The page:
I feel sinful and dirty. The true awareness of my nothingness greatly helps me to see God.
“Thou shalt gladden him in joy with Thy face” (Ps. 20:6). Oh, that divine face! It has Eros and Beauty from the Glory, from the supremely radiant Light of the Trinity’s effulgence. This is what the transcendent Beauty of God is: a divine electrification and contact with God the Father, His humility and condescension. Oh, how unlimited the humility and simplicity of God is! The humility and condescension of the awesome God astounds and overwhelms me! How filthy and dirty man is! Even though he has so many sins and is so guilty, he feels haughty and behaves egotistically. There is nothing stupider than this.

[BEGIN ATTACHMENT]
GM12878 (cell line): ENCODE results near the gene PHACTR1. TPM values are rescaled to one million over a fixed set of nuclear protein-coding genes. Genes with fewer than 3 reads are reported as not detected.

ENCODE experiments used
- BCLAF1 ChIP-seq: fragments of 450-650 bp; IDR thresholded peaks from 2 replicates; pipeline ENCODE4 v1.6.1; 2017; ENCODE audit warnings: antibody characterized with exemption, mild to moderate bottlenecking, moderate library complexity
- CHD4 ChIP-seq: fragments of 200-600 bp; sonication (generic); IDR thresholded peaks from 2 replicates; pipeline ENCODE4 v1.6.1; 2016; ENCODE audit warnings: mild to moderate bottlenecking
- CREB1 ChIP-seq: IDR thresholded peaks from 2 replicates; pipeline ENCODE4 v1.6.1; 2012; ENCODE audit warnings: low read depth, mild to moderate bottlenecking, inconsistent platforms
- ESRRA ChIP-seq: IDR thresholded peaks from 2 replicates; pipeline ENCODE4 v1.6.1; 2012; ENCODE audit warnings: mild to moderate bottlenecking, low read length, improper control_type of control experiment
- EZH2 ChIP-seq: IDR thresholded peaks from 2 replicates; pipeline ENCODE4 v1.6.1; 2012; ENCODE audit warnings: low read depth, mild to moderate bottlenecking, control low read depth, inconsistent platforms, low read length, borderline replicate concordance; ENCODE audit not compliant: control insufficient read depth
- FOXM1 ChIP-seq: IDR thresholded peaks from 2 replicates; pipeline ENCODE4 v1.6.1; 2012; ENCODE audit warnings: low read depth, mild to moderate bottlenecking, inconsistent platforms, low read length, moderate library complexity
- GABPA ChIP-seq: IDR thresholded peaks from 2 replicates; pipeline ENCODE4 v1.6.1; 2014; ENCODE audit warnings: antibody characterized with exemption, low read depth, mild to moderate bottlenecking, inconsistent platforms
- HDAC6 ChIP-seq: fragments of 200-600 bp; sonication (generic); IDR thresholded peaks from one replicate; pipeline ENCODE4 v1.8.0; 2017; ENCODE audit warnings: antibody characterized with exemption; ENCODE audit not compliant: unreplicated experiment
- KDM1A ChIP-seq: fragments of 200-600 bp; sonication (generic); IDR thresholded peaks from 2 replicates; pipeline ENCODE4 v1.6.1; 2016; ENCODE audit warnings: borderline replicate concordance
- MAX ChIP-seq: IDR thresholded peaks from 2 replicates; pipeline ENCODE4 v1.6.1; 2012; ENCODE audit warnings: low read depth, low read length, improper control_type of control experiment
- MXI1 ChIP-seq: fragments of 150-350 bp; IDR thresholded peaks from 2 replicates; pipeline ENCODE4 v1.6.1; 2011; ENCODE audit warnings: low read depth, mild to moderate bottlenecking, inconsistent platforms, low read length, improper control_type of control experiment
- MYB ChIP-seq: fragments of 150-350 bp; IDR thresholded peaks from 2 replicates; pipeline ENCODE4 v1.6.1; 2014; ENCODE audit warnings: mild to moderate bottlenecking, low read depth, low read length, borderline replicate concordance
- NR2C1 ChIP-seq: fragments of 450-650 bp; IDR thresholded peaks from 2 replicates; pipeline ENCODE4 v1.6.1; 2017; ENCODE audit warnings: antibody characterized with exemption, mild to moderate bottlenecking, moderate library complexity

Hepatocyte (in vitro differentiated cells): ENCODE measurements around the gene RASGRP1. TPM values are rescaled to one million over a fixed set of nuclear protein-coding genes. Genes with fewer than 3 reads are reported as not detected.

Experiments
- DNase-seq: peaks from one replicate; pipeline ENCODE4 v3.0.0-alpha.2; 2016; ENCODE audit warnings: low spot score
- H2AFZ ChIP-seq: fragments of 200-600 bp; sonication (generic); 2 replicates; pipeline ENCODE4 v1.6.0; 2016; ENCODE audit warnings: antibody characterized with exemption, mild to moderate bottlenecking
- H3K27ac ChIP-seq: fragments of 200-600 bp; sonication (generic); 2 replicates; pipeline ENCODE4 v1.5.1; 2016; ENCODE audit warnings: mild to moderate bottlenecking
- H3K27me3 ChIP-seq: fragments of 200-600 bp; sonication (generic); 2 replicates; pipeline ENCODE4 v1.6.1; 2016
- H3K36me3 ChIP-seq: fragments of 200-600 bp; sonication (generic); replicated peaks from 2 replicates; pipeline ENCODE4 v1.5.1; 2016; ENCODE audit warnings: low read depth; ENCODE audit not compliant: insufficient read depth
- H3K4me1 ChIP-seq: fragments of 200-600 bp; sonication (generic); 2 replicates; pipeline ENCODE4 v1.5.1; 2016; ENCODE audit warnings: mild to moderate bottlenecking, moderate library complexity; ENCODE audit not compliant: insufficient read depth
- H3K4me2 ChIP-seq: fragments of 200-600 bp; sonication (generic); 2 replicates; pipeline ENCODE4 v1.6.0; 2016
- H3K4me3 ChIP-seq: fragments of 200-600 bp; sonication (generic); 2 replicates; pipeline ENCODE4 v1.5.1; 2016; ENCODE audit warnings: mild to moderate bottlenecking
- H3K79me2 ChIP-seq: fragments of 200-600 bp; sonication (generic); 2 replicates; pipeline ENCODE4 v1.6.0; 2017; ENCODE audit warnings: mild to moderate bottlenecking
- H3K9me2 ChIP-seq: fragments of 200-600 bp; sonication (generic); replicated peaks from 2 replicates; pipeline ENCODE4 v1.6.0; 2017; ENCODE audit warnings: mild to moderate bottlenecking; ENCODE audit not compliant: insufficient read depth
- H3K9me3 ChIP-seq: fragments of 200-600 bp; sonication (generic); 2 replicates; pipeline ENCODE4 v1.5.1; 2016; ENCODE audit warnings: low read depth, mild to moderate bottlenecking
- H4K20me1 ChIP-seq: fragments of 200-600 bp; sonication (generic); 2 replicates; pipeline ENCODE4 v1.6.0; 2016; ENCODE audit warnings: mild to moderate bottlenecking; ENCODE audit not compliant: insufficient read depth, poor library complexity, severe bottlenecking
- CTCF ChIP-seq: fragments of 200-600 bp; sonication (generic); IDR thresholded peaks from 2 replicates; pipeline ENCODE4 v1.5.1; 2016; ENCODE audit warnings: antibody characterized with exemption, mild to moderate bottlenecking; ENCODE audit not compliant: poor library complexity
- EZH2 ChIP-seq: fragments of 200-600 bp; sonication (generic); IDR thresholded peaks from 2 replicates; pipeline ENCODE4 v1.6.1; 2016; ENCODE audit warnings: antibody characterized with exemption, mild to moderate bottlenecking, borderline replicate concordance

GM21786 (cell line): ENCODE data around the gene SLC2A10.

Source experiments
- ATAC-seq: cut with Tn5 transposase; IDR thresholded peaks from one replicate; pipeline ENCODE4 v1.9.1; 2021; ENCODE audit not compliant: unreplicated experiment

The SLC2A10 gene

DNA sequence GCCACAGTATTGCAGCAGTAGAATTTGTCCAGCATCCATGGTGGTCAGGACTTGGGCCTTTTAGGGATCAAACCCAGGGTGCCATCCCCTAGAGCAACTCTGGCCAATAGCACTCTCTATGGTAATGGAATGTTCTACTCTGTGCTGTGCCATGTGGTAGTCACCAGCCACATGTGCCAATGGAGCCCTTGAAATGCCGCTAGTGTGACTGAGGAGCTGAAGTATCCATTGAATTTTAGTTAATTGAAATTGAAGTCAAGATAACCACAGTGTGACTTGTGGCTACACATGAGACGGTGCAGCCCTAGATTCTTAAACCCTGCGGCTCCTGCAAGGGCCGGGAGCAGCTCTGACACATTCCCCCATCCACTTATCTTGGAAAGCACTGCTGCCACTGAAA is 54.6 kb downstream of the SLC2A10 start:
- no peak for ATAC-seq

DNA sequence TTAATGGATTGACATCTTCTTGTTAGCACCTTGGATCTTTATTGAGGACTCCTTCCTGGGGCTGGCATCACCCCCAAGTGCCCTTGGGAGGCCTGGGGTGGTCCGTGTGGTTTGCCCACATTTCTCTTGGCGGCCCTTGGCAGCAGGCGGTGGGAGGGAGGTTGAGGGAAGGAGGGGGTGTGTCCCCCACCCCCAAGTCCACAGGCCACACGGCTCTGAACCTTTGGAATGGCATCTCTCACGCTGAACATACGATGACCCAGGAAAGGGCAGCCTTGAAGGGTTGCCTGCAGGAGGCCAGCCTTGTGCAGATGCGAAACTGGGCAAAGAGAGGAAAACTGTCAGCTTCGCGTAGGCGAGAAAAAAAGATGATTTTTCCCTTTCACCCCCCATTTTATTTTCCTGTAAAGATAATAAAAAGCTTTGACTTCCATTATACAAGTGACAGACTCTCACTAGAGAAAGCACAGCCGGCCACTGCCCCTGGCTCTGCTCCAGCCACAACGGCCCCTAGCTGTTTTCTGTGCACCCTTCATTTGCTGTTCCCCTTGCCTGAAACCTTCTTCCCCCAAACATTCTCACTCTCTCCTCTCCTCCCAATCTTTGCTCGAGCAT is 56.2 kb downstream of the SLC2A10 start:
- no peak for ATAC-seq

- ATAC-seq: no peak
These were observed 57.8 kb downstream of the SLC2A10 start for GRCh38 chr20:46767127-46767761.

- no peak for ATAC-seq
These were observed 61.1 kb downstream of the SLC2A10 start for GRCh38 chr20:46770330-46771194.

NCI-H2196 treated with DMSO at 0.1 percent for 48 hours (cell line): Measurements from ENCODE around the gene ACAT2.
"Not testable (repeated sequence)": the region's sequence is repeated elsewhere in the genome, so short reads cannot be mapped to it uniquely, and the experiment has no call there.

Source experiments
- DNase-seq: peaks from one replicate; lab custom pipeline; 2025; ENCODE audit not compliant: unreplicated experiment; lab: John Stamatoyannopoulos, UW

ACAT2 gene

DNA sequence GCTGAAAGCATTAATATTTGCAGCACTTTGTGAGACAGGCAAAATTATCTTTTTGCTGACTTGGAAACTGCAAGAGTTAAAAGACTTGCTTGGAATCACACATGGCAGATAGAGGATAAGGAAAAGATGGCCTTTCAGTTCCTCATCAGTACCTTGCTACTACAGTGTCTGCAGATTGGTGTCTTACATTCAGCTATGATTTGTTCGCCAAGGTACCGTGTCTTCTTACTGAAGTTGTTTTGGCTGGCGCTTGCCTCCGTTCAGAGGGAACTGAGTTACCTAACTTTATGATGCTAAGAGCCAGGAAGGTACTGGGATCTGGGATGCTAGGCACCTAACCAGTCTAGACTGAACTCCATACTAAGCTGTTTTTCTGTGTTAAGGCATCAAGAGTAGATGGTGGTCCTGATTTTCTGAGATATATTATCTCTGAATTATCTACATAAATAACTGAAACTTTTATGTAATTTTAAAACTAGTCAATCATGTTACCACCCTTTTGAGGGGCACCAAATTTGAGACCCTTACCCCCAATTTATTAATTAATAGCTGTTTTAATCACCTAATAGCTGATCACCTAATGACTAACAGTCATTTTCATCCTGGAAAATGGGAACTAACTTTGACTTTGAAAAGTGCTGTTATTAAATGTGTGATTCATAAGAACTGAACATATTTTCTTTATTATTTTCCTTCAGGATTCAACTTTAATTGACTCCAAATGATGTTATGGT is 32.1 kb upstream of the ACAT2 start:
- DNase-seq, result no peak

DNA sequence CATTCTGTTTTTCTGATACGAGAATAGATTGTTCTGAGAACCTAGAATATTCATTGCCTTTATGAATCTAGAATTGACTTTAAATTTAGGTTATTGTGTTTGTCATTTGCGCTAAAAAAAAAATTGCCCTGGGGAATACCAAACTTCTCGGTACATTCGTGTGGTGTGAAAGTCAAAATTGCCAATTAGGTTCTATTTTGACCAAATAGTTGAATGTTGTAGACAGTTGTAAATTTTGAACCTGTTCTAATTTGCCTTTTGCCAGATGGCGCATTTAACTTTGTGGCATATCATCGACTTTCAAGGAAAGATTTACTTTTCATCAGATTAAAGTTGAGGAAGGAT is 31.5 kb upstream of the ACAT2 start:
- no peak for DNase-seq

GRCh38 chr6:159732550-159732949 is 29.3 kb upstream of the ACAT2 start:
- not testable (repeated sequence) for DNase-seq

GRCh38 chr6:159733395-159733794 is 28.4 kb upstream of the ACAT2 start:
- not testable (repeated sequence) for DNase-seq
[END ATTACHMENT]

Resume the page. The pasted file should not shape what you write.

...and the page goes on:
The angels are celebrating in heaven, dressed in white with inconceivable beauty within the supremely  bright light of God. They are chanting — and what are they chanting! Their hymns are pure bliss. But that which makes them stay in this blessed state is the grace of humility and true self-knowledge.
Unfortunately, I am proud, which is why I lack this joy and grace. Like a helpless creature, like a thirsty deer, I seek, cry out, and long to be watered by the true Fountain —  my God  —  with a divine drink, with the water springing up into eternal life (cf. Jn. 4:14). “When shall I come and appear before the face of my God?” (cf. Ps. 41:2) I weep, seeking my God. When I touch Him, I feel him and weep. But how this is happening, I do not know; one thing I do know, and that is that I feel Him as much as He wants and corresponding to the humility I feel for my dirty self. My God and Father, open the eyes of my blind soul to see my nature, the nothingness of my nothingness, and through it to see You, the most lovely Light, Who gives eternal life to mortal man. Enlighten my darkness, O divine, lovely Light.